Calves returning to the paddock averaged over 20¢ cheaper at 175¢, with the very occasional sale to 216¢/kg. Vealer heifers to local and southern processors averaged 13¢ less at 178¢ with a few to butchers reaching 204¢/kg. A large selection of lightweight yearling steers returned to the paddock at an average of 204¢ with the occasional pen reaching 226¢/kg. Medium weights to feed averaged 5¢ dearer with most just over 200¢, with sales to 216¢/kg. Restockers were also very active on the medium weights and paid 218¢/kg. Heavyweights to feed also averaged 5¢ better with a large number in the early 200¢ range, with sales to 216¢/kg. Lightweight yearling heifers were well supplied and average prices eased by 3¢ to 11¢, with most around 168¢/kg. Mediumweights to feed experienced a lift in price to average 9¢ dearer at 184¢ with a few pens reaching 206¢/kg.

Heavy grown steers averaged 4¢ cheaper at 201¢ and bullocks lost 6¢ to average 203¢ with the occasional sale to 221¢/kg. Prices for cows eased by 4¢ to 7¢, with medium weight 2 scores averaging 135¢/kg. The large supply of good heavy cows mostly sold around 182¢, with some to 197¢/kg.


Beef and veal export values high in July

10 September 2014

2011-4-20-shipping-contailersFor July, beef and veal exports were valued at $689 million (121,525t), up 18pc month-on-month, taking the year-to-July total to $3.9 billion (706,225t), a 29pc increase on the same period last year.

The US remained the highest value market, at $210m (up 24pc on June), with demand driven by the historically low US cattle herd and high beef prices. Since November 2013, US monthly market share of Australian beef and veal export value has increased from a low of 15pc to 29pc (the five-year average is 19pc), and over the same period the average unit price has increased 13pc, to $5.49/kg – a 5¢ premium on the world average.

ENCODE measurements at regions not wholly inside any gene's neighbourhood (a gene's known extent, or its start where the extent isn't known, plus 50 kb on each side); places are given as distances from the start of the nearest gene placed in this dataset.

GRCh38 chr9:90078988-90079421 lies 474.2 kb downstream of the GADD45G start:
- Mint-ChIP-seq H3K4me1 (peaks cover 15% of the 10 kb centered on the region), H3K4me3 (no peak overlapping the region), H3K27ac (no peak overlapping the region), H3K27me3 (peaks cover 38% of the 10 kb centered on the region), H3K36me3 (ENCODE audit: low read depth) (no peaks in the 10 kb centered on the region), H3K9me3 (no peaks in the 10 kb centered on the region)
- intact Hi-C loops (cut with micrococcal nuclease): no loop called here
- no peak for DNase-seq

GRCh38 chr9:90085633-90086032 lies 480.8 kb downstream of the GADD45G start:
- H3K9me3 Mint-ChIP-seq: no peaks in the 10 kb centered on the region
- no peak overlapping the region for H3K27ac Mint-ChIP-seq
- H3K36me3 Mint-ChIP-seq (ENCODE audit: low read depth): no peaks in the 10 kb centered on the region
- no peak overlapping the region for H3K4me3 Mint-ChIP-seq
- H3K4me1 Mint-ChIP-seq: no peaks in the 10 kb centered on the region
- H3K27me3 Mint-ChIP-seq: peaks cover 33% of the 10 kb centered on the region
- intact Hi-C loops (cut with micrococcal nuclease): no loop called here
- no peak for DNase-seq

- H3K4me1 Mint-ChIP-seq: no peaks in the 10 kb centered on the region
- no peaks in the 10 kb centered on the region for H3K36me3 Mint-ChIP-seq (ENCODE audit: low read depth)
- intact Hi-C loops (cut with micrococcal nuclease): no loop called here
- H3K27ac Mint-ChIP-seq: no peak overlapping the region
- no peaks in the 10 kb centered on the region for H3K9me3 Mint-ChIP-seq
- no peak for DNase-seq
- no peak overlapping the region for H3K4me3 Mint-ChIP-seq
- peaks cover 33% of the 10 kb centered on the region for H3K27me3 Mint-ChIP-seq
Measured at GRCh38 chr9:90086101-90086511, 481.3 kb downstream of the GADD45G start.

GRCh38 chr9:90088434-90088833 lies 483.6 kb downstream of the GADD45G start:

Japan was the second largest export market in value terms, at $145m for July, down 7pc month-on-month, and $836m for the year-to-July. With 21pc market share, Japan export unit prices averaged $5.40/kg. In a market where Japan has traditionally paid a premium to the US, for the third consecutive month Japanese unit prices were at a discount to US prices (9¢ for July), demonstrating the current strength in demand from the US.

Australia shipped $79m of beef and veal to Korea in July, up 8pc month-on-month, taking the year-to-July total to $505m. On average Korea spent $5.64/kg, a 15¢ premium to the US and 20¢ on the world average.

Accounting for 8pc of export value, shipments to China were worth $55m for July, up 28pc month-on-month, taking the year-to-July total to $405m. Average unit prices to China in July were $4.97/kg – 47¢ below the world average. With 5pc market share, $37m worth of beef and veal was shipped to the Middle East, almost half of which went to Saudi Arabia, taking the year-to-July total to $222m, up 14pc on the same period last year.

For July, beef exports to the EU were worth $33m, up 40pc month-on-month, taking the year-to-July total to $161m. The EU remained one of the highest valued markets, in unit price terms, paying on average $10.35/kg in July – $4.91 more than the world average and a 10pc increase year-on-year.